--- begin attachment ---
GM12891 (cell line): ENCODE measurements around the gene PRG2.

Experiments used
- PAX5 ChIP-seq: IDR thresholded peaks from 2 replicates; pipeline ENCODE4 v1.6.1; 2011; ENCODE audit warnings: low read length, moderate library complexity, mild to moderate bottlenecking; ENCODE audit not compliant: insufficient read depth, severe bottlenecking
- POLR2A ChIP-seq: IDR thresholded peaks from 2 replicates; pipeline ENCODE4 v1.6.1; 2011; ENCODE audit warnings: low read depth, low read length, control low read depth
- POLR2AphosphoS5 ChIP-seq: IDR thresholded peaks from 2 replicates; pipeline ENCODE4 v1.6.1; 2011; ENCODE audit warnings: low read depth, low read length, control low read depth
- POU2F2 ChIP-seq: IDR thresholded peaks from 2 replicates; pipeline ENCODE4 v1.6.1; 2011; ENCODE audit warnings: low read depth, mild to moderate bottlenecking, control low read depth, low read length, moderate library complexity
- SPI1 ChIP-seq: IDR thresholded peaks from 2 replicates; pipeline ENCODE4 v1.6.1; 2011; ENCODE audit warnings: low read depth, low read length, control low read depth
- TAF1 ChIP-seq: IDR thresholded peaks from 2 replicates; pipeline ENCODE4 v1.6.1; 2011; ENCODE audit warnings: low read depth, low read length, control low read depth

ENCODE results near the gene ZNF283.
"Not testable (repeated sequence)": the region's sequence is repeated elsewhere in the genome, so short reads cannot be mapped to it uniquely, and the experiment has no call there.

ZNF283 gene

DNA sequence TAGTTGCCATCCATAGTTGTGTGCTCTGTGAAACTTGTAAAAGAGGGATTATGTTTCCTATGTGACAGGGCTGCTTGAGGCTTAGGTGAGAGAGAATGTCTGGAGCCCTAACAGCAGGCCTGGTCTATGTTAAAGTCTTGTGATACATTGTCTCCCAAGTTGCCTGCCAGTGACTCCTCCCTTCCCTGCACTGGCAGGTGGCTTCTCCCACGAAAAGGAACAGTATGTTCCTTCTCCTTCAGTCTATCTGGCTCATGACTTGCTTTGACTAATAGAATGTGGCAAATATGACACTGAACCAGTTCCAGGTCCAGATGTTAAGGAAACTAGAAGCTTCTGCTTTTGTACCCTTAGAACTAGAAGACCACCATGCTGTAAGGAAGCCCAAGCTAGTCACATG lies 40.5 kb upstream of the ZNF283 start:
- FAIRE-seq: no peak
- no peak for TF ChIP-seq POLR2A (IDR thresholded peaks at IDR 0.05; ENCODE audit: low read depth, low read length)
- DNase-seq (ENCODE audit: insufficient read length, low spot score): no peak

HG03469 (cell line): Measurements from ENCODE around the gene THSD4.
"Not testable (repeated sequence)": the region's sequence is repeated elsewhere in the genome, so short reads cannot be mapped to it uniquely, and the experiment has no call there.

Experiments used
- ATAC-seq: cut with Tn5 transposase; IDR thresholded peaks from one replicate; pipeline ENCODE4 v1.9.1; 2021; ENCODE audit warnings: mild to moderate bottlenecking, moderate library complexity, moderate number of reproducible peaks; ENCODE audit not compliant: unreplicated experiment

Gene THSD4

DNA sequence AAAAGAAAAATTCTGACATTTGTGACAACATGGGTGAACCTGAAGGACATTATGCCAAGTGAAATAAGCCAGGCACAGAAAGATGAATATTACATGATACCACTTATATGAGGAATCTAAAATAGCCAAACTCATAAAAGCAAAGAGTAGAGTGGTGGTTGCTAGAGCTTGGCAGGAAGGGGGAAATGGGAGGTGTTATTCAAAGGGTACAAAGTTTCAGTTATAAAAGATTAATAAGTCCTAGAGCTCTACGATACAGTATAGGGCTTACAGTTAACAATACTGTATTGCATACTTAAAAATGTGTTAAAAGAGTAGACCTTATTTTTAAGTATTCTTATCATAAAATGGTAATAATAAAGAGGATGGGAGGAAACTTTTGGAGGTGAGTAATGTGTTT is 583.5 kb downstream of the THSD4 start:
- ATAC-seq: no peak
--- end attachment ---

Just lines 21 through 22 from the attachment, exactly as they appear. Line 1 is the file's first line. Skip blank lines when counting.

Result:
DNA sequence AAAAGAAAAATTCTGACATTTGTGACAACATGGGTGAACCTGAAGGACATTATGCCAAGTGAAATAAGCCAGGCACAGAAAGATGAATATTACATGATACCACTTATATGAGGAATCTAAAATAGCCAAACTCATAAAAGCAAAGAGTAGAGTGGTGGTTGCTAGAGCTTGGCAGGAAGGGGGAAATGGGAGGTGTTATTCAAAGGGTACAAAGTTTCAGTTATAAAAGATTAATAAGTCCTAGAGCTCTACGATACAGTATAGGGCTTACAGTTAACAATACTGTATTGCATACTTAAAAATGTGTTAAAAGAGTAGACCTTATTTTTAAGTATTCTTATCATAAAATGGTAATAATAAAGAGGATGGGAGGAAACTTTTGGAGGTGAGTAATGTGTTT is 583.5 kb downstream of the THSD4 start:
- ATAC-seq: no peak